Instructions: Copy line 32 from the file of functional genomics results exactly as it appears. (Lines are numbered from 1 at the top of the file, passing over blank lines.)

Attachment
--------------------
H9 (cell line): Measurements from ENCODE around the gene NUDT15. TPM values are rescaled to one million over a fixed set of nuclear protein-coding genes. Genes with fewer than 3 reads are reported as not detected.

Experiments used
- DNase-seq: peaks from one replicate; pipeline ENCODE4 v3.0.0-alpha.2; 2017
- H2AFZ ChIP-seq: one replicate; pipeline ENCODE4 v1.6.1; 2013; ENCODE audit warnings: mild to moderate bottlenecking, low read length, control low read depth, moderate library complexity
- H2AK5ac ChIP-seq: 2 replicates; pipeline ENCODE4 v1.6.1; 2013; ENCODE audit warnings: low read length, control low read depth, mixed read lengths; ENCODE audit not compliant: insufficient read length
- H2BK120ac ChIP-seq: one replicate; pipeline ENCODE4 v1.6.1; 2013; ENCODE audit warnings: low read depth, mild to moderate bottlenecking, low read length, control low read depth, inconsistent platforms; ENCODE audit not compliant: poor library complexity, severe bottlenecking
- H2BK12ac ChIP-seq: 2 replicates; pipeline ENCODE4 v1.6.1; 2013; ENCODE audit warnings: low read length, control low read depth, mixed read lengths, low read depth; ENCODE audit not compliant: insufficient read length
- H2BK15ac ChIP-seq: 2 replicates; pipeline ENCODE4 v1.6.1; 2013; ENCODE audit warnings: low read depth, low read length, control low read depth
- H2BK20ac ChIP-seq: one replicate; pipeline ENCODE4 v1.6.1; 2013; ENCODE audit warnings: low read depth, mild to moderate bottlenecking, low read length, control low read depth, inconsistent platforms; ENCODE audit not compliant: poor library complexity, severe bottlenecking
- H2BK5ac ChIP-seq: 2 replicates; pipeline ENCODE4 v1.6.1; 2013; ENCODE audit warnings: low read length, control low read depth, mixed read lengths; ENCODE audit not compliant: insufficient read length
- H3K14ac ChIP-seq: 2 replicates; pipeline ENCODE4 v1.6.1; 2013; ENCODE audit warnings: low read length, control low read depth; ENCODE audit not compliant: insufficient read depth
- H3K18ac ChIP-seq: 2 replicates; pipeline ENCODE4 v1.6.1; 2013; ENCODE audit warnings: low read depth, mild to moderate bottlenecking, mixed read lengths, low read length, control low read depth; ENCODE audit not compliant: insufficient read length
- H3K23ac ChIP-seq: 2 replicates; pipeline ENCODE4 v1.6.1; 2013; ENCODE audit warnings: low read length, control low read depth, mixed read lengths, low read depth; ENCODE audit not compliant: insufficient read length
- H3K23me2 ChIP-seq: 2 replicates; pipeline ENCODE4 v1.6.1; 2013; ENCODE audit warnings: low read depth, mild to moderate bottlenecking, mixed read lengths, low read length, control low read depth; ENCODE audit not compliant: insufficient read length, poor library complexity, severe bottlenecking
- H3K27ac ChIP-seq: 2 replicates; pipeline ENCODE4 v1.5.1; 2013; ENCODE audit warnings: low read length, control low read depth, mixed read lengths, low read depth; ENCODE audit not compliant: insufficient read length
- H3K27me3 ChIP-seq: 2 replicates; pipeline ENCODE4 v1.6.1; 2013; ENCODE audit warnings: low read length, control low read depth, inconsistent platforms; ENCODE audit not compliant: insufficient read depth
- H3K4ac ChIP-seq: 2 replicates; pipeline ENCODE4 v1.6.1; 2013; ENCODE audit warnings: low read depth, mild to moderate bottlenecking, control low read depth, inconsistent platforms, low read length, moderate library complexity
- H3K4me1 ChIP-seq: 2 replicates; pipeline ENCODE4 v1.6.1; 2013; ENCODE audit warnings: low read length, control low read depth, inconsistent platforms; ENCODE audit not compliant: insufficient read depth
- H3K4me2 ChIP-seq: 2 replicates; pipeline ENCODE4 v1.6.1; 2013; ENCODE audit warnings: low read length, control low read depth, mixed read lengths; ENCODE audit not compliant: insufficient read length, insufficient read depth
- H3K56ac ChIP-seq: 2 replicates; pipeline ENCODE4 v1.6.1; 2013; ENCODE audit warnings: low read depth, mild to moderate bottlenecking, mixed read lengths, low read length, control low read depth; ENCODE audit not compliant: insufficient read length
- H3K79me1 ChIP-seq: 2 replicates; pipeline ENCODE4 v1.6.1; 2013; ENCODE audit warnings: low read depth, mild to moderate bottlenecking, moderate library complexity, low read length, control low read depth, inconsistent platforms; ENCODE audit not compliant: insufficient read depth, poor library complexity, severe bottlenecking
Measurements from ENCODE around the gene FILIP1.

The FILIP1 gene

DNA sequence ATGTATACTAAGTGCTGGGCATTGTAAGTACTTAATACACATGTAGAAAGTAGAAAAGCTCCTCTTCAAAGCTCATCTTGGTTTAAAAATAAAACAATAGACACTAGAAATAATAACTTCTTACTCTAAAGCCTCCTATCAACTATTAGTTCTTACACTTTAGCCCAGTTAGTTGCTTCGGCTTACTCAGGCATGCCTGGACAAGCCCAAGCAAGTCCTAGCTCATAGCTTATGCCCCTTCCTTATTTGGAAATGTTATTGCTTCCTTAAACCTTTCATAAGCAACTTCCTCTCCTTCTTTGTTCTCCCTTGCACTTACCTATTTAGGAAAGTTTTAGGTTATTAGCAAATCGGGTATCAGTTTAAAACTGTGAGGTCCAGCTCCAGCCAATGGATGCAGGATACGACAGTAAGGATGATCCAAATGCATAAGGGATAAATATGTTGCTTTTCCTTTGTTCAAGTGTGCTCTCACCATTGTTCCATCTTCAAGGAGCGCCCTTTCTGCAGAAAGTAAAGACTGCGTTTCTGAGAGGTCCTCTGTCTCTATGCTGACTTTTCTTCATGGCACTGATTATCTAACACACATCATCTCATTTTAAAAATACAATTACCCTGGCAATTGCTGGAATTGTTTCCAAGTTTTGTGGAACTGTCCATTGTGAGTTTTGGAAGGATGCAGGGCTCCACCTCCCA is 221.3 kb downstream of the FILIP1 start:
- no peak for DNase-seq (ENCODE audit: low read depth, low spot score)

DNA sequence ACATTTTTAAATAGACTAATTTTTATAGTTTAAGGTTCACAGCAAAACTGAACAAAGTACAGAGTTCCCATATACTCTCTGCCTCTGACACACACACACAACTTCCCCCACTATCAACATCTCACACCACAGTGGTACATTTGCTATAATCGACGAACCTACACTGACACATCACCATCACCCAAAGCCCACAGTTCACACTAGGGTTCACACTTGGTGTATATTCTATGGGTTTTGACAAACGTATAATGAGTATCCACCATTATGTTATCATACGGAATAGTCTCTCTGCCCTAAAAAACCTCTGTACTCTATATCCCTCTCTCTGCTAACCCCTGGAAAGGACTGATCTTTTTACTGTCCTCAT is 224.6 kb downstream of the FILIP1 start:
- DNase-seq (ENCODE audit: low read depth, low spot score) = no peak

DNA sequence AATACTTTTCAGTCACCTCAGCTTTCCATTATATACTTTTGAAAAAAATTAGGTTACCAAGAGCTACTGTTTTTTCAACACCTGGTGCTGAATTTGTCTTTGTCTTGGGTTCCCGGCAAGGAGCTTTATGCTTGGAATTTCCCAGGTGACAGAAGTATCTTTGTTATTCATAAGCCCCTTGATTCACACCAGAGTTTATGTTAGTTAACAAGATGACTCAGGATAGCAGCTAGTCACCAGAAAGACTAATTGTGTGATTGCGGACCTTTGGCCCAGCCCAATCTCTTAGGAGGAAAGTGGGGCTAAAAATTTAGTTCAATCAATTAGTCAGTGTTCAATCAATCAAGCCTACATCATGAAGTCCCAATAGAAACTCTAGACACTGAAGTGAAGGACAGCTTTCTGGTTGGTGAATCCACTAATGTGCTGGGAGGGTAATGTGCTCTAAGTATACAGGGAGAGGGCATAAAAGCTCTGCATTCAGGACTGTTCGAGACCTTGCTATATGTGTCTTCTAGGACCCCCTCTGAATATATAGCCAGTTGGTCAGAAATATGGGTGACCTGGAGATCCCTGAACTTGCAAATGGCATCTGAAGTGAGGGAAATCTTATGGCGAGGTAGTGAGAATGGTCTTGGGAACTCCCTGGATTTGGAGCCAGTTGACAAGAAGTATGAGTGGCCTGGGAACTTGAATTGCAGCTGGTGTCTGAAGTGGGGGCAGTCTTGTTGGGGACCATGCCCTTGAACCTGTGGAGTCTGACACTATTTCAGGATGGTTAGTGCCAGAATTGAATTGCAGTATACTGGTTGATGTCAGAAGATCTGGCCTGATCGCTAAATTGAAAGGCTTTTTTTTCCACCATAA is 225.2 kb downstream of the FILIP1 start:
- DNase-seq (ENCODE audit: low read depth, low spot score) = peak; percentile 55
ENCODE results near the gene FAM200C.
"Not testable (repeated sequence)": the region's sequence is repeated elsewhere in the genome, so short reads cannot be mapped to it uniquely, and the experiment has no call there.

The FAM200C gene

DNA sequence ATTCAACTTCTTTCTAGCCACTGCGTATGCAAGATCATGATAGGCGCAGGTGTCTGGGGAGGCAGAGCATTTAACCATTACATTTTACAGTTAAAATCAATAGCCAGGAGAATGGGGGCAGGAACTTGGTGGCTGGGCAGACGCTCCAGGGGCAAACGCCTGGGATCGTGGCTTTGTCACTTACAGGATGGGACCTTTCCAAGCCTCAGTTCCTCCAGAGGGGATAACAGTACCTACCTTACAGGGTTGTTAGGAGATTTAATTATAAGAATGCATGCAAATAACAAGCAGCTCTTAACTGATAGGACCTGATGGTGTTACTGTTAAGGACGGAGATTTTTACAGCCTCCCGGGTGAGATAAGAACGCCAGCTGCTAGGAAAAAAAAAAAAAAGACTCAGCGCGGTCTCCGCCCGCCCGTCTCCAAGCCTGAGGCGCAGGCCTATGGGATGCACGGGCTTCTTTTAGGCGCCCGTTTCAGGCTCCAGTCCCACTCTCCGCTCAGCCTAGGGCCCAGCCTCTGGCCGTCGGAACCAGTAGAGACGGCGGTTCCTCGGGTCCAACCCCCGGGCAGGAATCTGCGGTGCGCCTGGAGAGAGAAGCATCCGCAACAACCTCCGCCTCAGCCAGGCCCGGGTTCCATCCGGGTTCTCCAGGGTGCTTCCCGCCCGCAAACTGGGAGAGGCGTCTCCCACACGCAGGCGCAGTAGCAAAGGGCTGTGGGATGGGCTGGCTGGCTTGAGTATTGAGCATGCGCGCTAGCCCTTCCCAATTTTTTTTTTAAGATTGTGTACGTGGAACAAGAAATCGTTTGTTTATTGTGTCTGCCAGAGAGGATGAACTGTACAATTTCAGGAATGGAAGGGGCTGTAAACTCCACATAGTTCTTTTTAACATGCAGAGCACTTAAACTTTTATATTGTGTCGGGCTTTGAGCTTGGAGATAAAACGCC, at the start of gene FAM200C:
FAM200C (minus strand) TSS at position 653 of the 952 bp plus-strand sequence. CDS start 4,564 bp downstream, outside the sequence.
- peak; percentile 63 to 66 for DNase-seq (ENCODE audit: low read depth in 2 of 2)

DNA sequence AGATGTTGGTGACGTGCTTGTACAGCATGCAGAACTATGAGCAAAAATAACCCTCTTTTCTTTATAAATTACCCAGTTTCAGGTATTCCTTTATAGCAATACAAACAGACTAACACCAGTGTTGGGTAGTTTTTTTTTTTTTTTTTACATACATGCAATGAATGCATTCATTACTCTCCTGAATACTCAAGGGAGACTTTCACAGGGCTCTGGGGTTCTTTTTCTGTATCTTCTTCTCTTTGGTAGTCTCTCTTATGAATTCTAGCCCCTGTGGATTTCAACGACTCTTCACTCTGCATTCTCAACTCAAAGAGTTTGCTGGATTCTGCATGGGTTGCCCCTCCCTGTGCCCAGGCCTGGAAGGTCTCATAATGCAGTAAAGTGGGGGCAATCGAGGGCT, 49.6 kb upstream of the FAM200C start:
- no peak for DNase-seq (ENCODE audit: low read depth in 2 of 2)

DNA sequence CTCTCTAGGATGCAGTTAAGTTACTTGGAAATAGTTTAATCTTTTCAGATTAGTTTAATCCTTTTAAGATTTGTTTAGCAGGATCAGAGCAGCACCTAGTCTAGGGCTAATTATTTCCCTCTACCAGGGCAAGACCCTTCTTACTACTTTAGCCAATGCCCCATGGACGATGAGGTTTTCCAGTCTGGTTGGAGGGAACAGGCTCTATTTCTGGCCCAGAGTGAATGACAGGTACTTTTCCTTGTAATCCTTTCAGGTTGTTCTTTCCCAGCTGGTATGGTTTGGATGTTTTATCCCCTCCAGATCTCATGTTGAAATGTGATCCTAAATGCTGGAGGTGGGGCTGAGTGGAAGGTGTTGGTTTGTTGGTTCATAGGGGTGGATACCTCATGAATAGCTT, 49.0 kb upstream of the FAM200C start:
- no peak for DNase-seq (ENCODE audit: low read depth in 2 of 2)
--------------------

The FAM200C gene